The year was 1498, the place, well once can’t really be sure but somewhere near Tanzania. A tired and sore Vasco Da Gama, with his ship full of Portuguese sailors had heard that someone, some dark-skinned oriental in the spicy gullies of Zanzibar could finally steer him to the promised land of India. He eventually found his man–an Indian, who had for generations been trading with the outside world through the sea route. This man then kindly consented to take the ‘heathens’ to the promised land of gold and honey – India or the Indies. This man, who eventually guided Vasco da Gama to the land of Kerala and then on to Goa, was a man called Kanji Malam, an Indian from Gujarat.
If Kanji were alive today and was told that he helped discover the Europeans find a sea route to India, he would have been slightly bemused. He would have turned around and told you that India had been burning the sea routes from time immemorial. That his land of Gujarat on the western coast of India was home to the biggest ports and the richest maritime history known to the world. He would tell you that in 4000 BC when the world was younger than you and me, Gujarati sailors shipped beads to Sumeria and Egypt and brought back wine and precious stones. He would have also told you that at the time of the great Buddha and Mahavira, his land of Gujarat had the largest port in the known world–a city called Bhrigukachchha, that exists even today as Bharuch, still a modern port of some repute and still, 2500 years later a major port in the Western coast of India. The reality is that Gujarat has been at the forefront of Indian trade and commerce since ages. At the time the ancient River Valley Civilization, better known as the Indus Valley Civilization, Gujarat was its southernmost sea-facing point making it ideal for ports like Lothal and Dholavira to exist and flourish. Even today, their ruins stand testimony to the sheer grandeur of their urban planning and trading infrastructure.
Bhrigukachchha flourished at the time of the Greeks. In fact, its cosmopolitan gene pool stands testimony to various world civilizations that settled in and around that city in the ancient times, contributing to the anthropological melting pot that is the modern Indian diaspora. Gujaratis went consistently against the very flow of medieval Hindu superstition that said that travelling the seas was sinful. Gujaratis travelled around the world, blithely discovering newer lands to trade with, adding to their own riches in terms of wealth and experience.
When the Portuguese, Dutch and then the British started arriving in India from the 16th century they used Gujaratis as their principal trading partners. The headquarters of the British East India Company was originally at Surat. It was the Gujaratis’ relationships with the East India Company, and later the British crown, that were the biggest influences in shaping their contemporary trading empire.
Raghu, the protagonist of my book, is not a lone wolf. He comes from a tradition that goes back thousands of years. He comes from a rich tradition of trade, commerce and exploration. It’s just that we Gujaratis were rather understated in our pursuits. We never really wanted to rule over Tanzania or Sri Lanka or Malaysia. We were happy in assimilating with cultures and bringing back what we learnt to make Gujarat a better place. Unlike the Europeans, we didn’t care much about colonialism. God knows we had the money and the inclination to travel, but really, we are peaceful people who believe in one central philosophy – peace and prosperity to all. Entrepreneurship is no less than a religion in Gujarat.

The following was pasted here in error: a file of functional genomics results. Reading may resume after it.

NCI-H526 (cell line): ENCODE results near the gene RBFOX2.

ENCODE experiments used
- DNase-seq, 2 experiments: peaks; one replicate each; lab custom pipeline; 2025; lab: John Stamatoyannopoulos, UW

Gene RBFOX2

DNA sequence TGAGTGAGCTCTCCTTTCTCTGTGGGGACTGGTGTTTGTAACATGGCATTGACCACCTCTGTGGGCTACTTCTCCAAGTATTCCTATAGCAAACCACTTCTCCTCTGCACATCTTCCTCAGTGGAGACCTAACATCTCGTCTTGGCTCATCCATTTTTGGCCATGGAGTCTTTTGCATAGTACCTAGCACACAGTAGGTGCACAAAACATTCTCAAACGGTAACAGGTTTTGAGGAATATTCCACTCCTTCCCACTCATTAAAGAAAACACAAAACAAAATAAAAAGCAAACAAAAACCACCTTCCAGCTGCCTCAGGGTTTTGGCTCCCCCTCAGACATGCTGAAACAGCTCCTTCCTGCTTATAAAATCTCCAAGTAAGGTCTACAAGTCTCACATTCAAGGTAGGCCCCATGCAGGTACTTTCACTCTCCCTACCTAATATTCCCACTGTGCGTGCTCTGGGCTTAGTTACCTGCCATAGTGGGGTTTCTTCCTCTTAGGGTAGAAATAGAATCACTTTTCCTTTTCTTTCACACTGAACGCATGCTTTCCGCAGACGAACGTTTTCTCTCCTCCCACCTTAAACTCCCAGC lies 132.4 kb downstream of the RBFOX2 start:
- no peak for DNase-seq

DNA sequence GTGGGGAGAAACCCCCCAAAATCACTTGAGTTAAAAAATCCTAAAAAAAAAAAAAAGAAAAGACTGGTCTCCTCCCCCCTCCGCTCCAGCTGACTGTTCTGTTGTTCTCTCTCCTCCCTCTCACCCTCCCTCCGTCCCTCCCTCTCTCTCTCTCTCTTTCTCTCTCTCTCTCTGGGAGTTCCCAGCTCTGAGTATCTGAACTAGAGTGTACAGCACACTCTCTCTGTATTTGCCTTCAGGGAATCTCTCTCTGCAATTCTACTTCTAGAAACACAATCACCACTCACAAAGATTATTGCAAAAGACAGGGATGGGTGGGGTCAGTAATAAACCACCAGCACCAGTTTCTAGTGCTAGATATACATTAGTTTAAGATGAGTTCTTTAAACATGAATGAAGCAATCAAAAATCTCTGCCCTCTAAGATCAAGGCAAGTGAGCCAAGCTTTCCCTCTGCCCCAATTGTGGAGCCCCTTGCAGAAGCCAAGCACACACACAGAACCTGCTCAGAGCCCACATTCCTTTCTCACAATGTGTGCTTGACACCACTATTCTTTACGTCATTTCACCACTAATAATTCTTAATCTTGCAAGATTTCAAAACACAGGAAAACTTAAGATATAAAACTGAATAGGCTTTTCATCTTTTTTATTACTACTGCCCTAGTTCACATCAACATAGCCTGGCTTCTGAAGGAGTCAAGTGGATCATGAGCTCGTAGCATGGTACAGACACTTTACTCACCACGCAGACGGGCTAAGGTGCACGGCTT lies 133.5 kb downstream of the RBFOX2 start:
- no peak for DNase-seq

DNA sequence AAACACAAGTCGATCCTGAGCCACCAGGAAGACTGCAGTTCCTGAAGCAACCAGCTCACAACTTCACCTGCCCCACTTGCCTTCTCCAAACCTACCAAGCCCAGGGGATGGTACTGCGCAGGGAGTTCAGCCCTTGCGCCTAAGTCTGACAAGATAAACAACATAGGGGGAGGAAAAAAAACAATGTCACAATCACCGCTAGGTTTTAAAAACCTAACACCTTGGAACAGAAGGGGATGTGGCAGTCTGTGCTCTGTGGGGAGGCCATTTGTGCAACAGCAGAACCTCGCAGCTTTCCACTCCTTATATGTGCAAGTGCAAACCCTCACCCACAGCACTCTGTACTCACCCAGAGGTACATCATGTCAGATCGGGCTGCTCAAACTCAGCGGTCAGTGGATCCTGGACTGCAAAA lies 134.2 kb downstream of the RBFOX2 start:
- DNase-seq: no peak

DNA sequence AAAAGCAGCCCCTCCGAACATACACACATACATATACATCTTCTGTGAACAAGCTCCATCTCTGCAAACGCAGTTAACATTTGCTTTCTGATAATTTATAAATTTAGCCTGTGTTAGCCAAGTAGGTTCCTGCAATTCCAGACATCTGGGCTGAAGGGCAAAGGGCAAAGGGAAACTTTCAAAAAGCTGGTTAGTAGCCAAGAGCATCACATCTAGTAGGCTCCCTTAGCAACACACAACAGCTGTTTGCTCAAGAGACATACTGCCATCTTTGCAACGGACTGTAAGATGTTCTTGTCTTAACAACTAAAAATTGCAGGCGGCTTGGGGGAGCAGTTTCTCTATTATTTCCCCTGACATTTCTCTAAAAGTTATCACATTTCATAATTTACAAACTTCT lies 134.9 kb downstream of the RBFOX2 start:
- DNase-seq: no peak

Raghu is not an anomaly. He is the rule in Gujarat. Every child dreams of an enterprise. Every worker dreams of having his or her own business. Gujaratis, more than any other Indian people I know, along with the Marwaris, whose stories are as fascinating, are, I feel, perhaps what defines the term progress in India.
Modern India owes a lot to Gujarati Enterprise. The Ambanis and Tatas, the two leading private enterprises of India, it’s Rockefeller and Ford as it were, both belong to Gujarat. One, a Kathiawari from the peninsular part of Gujarat, and the other a descendent of the Persian Zoroastrians who found a home in Sachin near Surat, where Raghu hails from, on being hounded from their home in Iran. Interestingly, these Persians, known as Parsees have not only merged into the fabric of India and Gujarat, but have adapted Gujarati language and clothing while preserving essential parts of their culture.
Across the world, Gujaratis are to be found running businesses, from corner shops to hotels, from tech start-ups to some of the world’s largest conglomerates. Like the Jews, Chinese, English, Scots and Lebanese, they have come to form an impressive global commercial network. In proportion to their numbers (about 63 million live in India, and there could be anything from 3 million to 9 million abroad), they could even claim to be the most successful. They bestride entire sectors of the global economy and have been at least partly responsible for the rise and fall of nations. Their influence on some advanced economies is now substantial. Raghu is in the long line of people who have kept the entrepreneurial spirit alive.
Raghu’s land is a land of plenty. A land where an enterprise is respected and risks honoured. Raghu is the epitome of Gujarati spirit…a spirit that is characterized by adventure, risk-taking ability, grit, gumption and enterprise.
About the author: Parinda Joshi is the author of 3 novels. Her latest novel, Made In China, was adapted into a Hindi feature film starring Rajkummar Rao and Boman Irani. More about the author on www.parindajoshi.com IG: @parindajoshi